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  37. What is a Relational Virtue?Sungwoo Um - 2021 - Philosophical Studies 178 (1):95-111.
    In this paper, I introduce what I call relational virtue and defend it as an important subcategory of virtue. In particular, I argue that it offers a valuable resource for answering questions concerning the value of intimate relationships such as parent-child relationship or friendship. After briefly sketching what I mean by relational virtue, I show why it is a virtue and in what sense we can meaningfully distinguish it from other sorts of virtue. I then (...)
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  38. Safety, Virtue, Scepticism: Remarks on Sosa.Peter Baumann - 2015 - Croatian Journal of Philosophy (45):295-306.
    Ernest Sosa has made and continues to make major contributions to a wide variety of topics in epistemology. In this paper I discuss some of his core ideas about the nature of knowledge and scepticism. I start with a discussion of the safety account of knowledge – a view he has championed and further developed over the years. I continue with some questions concerning the role of the concept of an epistemic virtue for our understanding of knowledge. Safety and (...)
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  39.  77
    Virtue and Sensibility (6:399–409).Ina Goy - 2013 - In Oliver Sensen, Jens Timmermann & Andreas Trampota (eds.), Kant’s “Tugendlehre”. A Comprehensive Commentary. Berlin/New York: De Gruyter. pp. 183–206.
    A commentary on Sections XII–XVI of the “Introduction to the Doctrine of Virtue”.
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  40. The Virtues of Compassion.Bradford Cokelet - 2018 - In Justin Caouette & Carolyn Price (eds.), The Moral Psychology of Compassion. New York, NY: Rowman & Littlefield International. pp. 15-32.
    This paper defends a new, role-differentiated account of the virtues of compassion. My main thesis is that in order to understand compassion’s value and advance debate about its ethical importance we need to recognize that the virtue of compassion involves substantively different dispositions and attitudes in different spheres of life – for example in our personal, professional, and civic lives. In each sphere, compassion is an apt and distinctive form of good-willed responsiveness to the value of living beings and (...)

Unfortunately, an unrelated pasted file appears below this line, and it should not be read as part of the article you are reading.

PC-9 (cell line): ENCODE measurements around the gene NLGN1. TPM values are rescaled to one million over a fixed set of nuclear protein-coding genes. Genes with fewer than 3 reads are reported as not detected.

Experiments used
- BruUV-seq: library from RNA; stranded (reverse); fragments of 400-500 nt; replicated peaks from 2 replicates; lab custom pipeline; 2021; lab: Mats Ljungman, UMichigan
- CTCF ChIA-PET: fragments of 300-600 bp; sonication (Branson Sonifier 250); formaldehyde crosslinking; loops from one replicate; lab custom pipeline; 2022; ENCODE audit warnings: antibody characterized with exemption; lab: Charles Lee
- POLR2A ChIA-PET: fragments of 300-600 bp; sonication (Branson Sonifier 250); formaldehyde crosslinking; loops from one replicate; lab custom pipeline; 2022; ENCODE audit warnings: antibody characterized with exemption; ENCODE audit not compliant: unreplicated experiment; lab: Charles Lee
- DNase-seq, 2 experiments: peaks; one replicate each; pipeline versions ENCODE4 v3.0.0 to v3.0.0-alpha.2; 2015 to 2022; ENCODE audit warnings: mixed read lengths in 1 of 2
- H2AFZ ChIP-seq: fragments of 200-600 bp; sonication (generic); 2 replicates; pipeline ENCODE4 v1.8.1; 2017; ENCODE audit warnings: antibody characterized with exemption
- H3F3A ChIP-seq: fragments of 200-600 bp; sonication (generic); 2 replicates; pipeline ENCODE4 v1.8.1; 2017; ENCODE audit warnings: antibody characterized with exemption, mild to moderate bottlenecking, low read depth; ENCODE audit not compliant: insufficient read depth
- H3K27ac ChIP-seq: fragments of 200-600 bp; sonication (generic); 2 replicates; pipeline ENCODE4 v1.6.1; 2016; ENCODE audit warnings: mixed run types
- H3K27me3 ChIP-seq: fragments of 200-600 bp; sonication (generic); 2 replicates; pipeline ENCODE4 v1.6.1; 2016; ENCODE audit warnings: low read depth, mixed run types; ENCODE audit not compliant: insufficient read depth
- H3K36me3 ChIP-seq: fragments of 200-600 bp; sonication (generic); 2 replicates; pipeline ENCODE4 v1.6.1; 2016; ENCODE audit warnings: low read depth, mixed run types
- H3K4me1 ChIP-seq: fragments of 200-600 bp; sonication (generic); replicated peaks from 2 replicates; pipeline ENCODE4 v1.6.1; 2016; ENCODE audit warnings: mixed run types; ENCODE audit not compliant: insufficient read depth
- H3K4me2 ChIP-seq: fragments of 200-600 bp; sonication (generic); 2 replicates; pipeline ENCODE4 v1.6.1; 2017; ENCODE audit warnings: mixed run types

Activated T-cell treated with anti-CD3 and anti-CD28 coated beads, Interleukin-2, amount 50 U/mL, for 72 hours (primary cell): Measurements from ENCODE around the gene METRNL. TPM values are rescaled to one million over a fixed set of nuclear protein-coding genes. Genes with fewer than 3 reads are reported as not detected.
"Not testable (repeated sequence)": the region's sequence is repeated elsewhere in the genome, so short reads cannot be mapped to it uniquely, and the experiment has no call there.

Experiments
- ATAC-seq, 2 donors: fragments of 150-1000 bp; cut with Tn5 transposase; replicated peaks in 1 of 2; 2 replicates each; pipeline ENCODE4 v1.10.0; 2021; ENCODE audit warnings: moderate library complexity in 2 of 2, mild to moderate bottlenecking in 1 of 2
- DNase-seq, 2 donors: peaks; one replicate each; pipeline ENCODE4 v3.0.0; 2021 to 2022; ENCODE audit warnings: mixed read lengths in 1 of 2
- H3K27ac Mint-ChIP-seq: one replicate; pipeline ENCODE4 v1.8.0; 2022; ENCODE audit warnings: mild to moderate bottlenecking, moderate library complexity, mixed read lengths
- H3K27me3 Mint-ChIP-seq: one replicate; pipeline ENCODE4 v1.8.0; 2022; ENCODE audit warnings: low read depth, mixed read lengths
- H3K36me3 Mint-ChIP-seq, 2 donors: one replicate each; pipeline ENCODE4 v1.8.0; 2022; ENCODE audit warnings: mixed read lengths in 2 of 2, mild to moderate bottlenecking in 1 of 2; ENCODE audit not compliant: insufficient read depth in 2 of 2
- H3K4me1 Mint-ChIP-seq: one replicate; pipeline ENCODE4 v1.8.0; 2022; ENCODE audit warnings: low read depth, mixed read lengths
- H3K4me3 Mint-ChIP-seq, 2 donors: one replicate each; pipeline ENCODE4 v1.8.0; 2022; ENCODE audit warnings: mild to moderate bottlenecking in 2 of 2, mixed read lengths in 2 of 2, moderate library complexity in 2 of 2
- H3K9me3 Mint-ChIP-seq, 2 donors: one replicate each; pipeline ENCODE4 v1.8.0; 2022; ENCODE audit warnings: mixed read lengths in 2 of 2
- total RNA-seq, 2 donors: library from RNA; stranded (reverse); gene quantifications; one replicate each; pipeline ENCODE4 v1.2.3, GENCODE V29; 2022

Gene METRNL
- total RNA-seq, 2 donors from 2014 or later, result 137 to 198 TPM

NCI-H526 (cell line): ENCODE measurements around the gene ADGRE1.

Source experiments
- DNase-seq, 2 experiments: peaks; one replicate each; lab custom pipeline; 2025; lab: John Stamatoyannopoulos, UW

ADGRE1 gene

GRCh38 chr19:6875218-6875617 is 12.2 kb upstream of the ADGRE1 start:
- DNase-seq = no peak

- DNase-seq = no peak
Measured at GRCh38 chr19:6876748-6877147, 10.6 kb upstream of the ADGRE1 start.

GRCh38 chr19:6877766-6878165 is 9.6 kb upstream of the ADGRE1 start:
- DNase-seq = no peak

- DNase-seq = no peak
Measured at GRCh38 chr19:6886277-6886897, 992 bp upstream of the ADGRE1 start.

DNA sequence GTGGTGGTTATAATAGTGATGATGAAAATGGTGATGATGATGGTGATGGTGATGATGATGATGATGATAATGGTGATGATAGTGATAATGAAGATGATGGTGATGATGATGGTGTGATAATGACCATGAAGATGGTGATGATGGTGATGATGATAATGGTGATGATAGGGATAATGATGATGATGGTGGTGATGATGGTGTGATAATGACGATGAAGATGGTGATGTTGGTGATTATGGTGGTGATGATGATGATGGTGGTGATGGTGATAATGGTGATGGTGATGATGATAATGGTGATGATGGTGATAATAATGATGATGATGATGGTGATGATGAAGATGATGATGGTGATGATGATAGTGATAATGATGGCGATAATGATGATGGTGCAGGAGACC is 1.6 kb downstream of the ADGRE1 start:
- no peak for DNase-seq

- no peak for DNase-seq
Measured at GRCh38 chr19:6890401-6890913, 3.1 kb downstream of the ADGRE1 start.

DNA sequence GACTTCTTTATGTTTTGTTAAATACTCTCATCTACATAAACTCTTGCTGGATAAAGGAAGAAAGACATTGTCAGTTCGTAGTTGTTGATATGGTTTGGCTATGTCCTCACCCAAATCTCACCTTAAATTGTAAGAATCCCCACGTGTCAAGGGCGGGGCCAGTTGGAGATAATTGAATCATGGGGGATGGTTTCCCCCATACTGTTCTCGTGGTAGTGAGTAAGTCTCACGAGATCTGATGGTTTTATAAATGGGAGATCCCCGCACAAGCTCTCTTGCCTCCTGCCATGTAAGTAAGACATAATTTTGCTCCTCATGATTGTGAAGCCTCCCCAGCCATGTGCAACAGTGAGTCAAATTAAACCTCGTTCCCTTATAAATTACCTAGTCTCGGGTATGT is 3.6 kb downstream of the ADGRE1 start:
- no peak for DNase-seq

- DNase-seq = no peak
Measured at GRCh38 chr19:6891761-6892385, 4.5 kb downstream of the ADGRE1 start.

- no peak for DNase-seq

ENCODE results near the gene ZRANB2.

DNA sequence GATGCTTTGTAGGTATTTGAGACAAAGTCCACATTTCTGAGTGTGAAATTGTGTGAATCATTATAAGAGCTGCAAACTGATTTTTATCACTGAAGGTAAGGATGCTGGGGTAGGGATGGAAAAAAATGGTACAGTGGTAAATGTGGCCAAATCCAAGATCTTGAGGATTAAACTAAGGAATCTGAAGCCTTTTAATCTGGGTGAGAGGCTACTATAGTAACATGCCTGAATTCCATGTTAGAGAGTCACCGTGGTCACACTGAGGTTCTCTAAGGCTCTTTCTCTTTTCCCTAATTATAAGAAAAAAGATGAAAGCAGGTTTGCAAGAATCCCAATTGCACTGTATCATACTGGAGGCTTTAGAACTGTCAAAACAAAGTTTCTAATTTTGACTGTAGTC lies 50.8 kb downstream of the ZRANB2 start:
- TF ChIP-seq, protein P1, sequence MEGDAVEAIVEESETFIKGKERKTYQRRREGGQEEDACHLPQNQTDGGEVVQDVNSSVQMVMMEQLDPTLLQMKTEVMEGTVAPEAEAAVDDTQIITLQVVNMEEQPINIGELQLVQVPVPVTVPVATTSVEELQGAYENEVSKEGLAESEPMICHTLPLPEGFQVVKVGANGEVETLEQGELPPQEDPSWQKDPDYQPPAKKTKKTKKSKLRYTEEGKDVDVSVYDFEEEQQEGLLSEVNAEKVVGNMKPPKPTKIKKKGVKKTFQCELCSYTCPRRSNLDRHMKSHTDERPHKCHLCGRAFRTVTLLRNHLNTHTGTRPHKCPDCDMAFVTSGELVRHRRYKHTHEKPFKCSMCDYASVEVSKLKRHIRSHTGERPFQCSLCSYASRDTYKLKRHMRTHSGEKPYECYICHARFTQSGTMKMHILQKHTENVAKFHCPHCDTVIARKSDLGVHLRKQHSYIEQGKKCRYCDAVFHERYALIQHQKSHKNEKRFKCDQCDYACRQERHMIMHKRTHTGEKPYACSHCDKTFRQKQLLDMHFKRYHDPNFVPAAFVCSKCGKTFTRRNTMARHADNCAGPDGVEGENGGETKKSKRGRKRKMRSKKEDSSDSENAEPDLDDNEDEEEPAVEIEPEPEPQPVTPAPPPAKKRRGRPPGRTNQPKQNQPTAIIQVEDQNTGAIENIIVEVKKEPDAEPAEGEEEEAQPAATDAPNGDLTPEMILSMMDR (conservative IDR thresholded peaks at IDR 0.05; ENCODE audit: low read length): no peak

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  41. Ethical Veganism, Virtue, and Greatness of the Soul.Carlo Alvaro - 2017 - Journal of Agricultural and Environmental Ethics 30 (6):765-781.
    Many moral philosophers have criticized intensive animal farming because it can be harmful to the environment, it causes pain and misery to a large number of animals, and furthermore eating meat and animal-based products can be unhealthful. The issue of industrially farmed animals has become one of the most pressing ethical questions of our time. On the one hand, utilitarians have argued that we should become vegetarians or vegans because the practices of raising animals for food are immoral since they (...)
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  42. Purpose as a Moral Virtue for Flourishing.Hyemin Han - 2015 - Journal of Moral Education 44 (3):291-309.
    Positive psychology has significantly influenced studies in the fields of moral philosophy, psychology and education, and scholars in those fields have attempted to apply its ideas and methods to moral education. Among various theoretical frameworks, virtue ethics is most likely to connect positive psychology to moral educational studies because it pursues eudaimonia (flourishing). However, some virtue ethicists have been concerned about whether the current mainstream concept of positive psychology can apply directly to moral education because it focuses on (...)
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  43. When is Parsimony a Virtue.Michael Huemer - 2009 - Philosophical Quarterly 59 (235):216-236.
    Parsimony is a virtue of empirical theories. Is it also a virtue of philosophical theories? I review four contemporary accounts of the virtue of parsimony in empirical theorizing, and consider how each might apply to two prominent appeals to parsimony in the philosophical literature, those made on behalf of physicalism and on behalf of nominalism. None of the accounts of the virtue of parsimony extends naturally to either of these philosophical cases. This suggests that in typical (...)
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  44. Evil, Virtue, and Education in Kant.Paul Formosa - 2019 - Educational Philosophy and Theory 51 (13):1325-1334.
    For Kant, we cannot understand how to approach moral education without confronting the radical evil of humanity. But if we start out, as Kant thinks we do, from a morally corrupt state, how...